Electrochemical DNA biosensors based on long-range electron transfer: investigating the efficiency of a fluidic channel microelectrode compared to an ultramicroelectrode in a two-electrode setup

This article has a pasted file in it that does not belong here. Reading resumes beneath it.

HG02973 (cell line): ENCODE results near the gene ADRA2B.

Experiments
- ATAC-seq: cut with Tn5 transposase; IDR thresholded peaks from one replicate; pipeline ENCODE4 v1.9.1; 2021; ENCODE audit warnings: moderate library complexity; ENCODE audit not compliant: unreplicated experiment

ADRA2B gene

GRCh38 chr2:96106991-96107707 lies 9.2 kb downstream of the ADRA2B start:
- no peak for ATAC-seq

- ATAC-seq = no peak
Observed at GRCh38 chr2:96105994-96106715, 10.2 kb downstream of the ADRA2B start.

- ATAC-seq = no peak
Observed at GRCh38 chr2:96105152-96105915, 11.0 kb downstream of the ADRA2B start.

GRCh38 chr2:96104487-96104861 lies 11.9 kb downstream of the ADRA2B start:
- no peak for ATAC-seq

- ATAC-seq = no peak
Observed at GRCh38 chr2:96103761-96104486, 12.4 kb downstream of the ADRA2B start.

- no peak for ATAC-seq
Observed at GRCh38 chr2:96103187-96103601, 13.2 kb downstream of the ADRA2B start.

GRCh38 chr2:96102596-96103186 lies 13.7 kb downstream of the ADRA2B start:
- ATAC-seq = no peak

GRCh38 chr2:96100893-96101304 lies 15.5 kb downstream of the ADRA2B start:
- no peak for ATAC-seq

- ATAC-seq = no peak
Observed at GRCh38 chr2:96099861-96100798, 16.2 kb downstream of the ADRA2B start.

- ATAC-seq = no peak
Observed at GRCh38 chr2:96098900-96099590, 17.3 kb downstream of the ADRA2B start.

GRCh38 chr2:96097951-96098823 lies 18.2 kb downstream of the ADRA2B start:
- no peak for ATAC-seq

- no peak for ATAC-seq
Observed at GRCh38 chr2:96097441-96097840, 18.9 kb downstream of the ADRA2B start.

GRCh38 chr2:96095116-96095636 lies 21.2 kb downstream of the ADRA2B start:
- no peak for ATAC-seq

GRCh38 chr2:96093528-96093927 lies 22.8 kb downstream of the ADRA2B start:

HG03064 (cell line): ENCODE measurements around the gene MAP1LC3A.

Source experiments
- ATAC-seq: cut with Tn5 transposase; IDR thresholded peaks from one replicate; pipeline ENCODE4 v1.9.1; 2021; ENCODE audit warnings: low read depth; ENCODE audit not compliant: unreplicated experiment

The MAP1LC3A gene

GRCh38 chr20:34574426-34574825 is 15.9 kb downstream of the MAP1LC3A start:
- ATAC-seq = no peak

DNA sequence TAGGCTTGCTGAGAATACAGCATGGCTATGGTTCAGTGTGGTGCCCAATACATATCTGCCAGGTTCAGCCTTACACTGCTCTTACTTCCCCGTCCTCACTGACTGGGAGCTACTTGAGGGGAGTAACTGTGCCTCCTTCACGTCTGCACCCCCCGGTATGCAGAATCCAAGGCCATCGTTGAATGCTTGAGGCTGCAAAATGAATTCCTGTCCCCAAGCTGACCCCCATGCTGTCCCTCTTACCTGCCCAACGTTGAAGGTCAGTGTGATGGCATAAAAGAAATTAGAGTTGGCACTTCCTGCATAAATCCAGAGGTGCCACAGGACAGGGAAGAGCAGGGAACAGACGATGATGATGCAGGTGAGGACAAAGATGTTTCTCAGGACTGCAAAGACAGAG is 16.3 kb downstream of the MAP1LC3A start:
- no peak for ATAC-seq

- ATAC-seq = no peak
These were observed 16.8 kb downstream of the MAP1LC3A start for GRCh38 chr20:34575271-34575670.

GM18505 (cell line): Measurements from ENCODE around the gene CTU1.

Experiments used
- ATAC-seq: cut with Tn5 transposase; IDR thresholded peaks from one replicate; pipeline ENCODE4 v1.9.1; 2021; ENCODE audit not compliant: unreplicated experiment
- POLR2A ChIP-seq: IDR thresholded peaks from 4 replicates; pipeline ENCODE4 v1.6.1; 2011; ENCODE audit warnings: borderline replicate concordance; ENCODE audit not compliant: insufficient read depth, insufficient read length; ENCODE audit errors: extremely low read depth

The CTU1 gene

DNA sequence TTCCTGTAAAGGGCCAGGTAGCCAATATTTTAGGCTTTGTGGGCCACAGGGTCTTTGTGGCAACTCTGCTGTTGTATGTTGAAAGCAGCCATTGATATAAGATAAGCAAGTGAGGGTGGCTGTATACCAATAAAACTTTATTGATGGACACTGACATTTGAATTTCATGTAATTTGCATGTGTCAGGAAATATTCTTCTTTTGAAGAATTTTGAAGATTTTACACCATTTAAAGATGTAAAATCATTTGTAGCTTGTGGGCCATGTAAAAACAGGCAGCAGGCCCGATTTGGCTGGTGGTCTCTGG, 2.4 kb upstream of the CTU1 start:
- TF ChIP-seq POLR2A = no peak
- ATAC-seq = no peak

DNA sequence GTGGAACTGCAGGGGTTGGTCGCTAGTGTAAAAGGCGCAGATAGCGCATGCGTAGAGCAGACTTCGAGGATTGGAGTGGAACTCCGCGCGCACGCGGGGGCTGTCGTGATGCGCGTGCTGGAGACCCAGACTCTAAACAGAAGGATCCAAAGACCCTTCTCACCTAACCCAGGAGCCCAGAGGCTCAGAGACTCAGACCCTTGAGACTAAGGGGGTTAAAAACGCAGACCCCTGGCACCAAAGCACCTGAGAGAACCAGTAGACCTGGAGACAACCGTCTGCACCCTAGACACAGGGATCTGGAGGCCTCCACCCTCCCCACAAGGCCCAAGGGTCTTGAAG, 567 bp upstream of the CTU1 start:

Here, we describe the transposition of an ultramicroelectrode (UME) setup into a microfluidic chip configuration for DNA biosensors. The hydrodynamic properties of the fluidic channel microelectrode were screened with an [Fe(III)(CN)6]3−/[Fe(II)(CN)6]4− redox couple by cyclic voltammetry to provide a basis for further biological processes. A 23-base DNA probe was self-assembled into a monolayer on gold microelectrodes both in classical configuration and integrated in a microfluidic setup. Special interest was focused on the DNA target mimicking the liver-specific micro-ribonucleic acid 122 (miRNA122). Long-range electron transfer was chosen for transducing the hybridization. This direct transduction was indeed significantly enhanced after hybridization due to DNA-duplex π-stacking and the use of redox methylene blue as a DNA intercalator. Quantification of the target was deduced from the resulting electrical signal characterized by cyclic voltammetry. The limit of detection for DNA hybridization was 0.1 fM in stopped flow experiments, where it can reach 1 aM over a 0.5 μL s−1 flow rate, a value 104-fold lower than the one measured with a conventional UME dipped into an electrolyte droplet under the same analytical conditions. An explanation was that forced convection drives more biomolecules to the area of detection even if a balance between the speed of collection and the number of biomolecules collected has been found. The latter point is discussed here along with an attempt to explain why the sensor has reached such an unexpected value for the limit of detection.